An analysis of doge-speak might make you much smart

February 6, 2014
doge

If you’re a regular reader of Blog Log, you probably know Doge, which has replaced the LOLcat as the Internet meme du jour. More than that, though, it’s affecting the English language. Read about that below, plus get intel on a very rude iPhone app, all the horny goat weed the teens are drinking and human emotions. Much bizarre.

“But what really interests me as a linguist is that doge speak is recognizably doge even when it’s not on an image at all.” — Gretchen McCulloch at the-toast.net contemplates the language of the doge meme. When doge began, it was dependent on an image of a shiba inu. As it evolved, the meme’s phrases became identifiable on their own because of their linguistic patterns (like “many happy” and “so cat”). “Certain words go well with some words … and when you don’t obey that, things get weird.” Or, rather, things get doge.

“That’s the Apple-friendly way of saying the game is loaded with fart noises.” — Cooper Fleishman at dailydot.com describes a new iPhone app called “My Little AlphaButts” that “reinforces letter shapes with humorous illustrations and hilarious back-end body sounds,” according to Apple. What’s even more strange is that Fleishman’s parents, age 58 and 62, made it. “And I couldn’t be prouder,” he says.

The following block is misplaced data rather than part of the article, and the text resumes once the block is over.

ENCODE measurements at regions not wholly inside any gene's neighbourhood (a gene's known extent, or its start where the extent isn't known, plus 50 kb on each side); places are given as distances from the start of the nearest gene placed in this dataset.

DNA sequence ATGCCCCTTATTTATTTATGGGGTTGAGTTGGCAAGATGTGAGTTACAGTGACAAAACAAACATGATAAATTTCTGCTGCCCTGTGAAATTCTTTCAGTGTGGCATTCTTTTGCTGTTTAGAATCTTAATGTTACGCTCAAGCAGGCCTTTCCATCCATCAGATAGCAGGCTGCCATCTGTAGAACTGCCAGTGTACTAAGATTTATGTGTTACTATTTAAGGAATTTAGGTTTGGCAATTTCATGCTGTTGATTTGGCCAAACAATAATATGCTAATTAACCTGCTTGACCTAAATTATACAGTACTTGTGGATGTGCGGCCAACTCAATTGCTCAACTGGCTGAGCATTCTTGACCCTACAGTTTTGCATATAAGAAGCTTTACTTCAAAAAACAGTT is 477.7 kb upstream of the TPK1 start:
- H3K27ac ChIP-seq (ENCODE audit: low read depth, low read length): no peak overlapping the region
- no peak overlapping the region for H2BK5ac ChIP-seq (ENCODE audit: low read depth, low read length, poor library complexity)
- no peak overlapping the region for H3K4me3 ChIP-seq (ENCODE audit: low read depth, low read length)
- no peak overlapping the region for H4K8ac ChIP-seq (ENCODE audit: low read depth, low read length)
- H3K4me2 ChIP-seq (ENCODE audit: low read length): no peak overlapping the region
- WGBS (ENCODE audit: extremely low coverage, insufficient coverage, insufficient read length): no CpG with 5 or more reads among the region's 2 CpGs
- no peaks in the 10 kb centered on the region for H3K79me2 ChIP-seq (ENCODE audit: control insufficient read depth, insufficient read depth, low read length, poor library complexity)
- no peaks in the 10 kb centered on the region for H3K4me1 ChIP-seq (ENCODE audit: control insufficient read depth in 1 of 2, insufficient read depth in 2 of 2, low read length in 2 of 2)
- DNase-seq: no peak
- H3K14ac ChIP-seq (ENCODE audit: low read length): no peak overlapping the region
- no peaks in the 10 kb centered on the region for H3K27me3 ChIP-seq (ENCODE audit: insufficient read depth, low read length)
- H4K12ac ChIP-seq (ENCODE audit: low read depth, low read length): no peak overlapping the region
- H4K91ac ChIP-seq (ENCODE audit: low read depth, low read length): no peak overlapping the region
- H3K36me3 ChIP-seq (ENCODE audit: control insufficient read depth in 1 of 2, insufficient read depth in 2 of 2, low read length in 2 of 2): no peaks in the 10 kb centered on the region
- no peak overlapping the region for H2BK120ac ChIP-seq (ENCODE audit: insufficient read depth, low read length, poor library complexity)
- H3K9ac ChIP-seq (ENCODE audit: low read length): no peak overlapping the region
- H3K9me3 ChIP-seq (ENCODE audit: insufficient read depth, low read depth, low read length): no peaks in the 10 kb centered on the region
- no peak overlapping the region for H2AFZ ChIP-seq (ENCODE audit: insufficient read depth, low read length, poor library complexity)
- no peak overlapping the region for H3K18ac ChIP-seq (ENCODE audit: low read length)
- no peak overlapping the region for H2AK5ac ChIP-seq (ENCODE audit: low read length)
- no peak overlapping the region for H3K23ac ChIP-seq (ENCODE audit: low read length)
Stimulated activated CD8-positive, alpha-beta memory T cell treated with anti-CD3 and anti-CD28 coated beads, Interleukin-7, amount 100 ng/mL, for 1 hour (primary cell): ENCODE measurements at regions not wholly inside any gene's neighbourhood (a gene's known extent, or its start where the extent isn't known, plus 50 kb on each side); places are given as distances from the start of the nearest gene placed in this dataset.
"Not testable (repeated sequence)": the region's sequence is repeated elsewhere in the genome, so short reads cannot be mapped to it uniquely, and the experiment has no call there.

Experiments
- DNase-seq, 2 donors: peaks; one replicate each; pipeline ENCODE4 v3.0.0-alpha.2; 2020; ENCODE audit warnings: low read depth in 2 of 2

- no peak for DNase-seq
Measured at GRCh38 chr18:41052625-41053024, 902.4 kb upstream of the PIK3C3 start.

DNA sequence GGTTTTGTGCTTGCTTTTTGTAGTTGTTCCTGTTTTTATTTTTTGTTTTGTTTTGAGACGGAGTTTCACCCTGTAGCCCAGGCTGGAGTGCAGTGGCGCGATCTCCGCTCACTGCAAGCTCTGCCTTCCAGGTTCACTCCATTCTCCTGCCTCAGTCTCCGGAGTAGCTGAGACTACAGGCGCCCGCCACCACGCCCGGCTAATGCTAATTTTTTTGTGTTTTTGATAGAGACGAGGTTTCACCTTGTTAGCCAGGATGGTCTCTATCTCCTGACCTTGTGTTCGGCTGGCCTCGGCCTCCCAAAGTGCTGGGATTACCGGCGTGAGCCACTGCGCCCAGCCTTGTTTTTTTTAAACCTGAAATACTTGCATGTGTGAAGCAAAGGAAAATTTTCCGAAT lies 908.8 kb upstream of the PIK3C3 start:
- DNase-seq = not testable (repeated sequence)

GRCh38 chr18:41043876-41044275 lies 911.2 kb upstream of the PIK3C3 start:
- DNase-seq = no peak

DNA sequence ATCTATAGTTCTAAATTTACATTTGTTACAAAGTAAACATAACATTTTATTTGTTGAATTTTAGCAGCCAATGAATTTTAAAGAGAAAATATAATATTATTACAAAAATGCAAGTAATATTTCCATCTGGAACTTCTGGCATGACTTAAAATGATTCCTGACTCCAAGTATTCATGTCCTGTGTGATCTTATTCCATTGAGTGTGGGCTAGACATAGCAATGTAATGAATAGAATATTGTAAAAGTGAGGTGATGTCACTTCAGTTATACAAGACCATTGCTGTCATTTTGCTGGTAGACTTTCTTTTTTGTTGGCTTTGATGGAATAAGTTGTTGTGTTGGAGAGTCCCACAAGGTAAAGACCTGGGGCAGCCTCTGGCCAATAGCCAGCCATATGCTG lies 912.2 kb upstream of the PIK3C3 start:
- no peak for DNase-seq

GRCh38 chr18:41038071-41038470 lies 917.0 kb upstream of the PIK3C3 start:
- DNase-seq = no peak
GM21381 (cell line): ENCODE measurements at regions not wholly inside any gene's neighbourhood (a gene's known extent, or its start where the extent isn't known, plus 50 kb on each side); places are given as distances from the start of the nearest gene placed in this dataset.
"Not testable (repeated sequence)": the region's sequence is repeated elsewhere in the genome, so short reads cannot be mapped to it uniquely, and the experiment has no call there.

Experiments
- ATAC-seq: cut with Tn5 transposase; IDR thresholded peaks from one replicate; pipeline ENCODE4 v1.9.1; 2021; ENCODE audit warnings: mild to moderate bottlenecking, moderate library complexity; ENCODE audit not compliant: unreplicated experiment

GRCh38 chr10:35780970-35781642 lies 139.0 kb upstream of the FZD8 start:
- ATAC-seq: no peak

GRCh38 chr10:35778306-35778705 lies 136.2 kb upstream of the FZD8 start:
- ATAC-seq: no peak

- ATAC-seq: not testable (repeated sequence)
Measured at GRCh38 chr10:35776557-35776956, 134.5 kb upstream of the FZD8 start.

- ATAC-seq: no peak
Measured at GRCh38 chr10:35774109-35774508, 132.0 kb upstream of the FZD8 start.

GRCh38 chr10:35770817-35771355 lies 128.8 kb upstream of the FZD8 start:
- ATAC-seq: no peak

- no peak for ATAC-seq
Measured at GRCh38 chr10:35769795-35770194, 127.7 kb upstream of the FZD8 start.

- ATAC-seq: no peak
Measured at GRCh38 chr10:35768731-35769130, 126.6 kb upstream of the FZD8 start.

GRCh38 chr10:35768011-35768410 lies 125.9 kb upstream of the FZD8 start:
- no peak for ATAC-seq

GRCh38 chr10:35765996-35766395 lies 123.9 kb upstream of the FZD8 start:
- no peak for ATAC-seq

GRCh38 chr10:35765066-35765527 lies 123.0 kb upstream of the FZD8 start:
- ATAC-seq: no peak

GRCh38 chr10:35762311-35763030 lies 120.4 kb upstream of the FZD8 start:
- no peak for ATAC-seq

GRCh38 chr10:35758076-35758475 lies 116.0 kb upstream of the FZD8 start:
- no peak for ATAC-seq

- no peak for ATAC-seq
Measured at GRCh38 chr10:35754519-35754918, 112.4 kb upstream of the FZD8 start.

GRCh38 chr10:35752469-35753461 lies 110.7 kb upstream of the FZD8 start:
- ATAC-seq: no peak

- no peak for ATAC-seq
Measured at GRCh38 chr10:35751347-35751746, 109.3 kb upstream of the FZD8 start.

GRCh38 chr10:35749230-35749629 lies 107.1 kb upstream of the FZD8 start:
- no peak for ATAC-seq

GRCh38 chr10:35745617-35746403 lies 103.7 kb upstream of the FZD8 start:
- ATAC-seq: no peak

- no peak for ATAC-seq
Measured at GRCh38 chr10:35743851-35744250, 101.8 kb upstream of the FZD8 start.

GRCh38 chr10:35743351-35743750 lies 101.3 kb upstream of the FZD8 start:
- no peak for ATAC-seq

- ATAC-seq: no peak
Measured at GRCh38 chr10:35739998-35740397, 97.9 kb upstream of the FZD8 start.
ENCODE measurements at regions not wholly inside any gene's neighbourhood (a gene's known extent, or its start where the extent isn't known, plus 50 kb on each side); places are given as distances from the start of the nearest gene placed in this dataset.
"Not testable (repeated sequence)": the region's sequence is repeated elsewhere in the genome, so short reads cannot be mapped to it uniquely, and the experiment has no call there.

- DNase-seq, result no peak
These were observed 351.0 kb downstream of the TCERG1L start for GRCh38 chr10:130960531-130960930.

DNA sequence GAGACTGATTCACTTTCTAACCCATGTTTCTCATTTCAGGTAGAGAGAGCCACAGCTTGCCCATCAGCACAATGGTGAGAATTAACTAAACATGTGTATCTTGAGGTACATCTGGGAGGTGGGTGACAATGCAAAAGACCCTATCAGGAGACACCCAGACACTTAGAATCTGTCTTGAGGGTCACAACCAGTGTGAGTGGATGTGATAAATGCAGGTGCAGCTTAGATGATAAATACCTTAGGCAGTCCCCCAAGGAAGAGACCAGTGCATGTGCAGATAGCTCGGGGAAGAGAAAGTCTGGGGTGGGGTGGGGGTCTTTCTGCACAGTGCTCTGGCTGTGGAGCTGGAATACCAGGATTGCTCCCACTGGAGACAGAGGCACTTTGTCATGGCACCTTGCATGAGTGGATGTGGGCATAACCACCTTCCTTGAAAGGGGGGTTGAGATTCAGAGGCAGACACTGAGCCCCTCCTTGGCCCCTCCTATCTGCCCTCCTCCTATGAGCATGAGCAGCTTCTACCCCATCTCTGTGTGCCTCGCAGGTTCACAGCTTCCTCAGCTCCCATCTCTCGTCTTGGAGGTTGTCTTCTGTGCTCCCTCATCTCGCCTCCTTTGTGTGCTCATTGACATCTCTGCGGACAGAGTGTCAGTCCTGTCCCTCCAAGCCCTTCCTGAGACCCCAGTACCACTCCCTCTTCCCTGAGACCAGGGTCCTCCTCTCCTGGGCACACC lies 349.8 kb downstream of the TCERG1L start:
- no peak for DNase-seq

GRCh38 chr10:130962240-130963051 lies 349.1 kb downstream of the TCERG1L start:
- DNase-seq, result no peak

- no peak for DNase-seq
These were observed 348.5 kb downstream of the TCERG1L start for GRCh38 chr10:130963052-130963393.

“Pass the glycerol ester of wood rosin, brah!” — Emily Levy at vocativ.com introduces a somewhat serious subject in a pretty hilarious way. Studies show high school students who frequently drink energy drinks, including one called “Crunk” that contains something called horny goat weed, are more likely to abuse alcohol, smoke cigarettes and try drugs, according to an article in the Journal of Addiction Medicine.

“Emo kids everywhere are processing this news with a much more limited scope of emotion than before.” — Alexandra Sifferlin at healthland.time.com posits how brooding teens and Justin Bieber might be feeling about a new study out of the University of Glasgow that shows humans may only have four biologically evolved emotions: happy, sad, afraid/surprised and angry/disgusted.

Marissa Payne writes for The Early Lead, a fast-breaking sports blog, where she focuses on what she calls the “cultural anthropological” side of sports, aka “mostly the fun stuff.” She is also an avid WWE fan.
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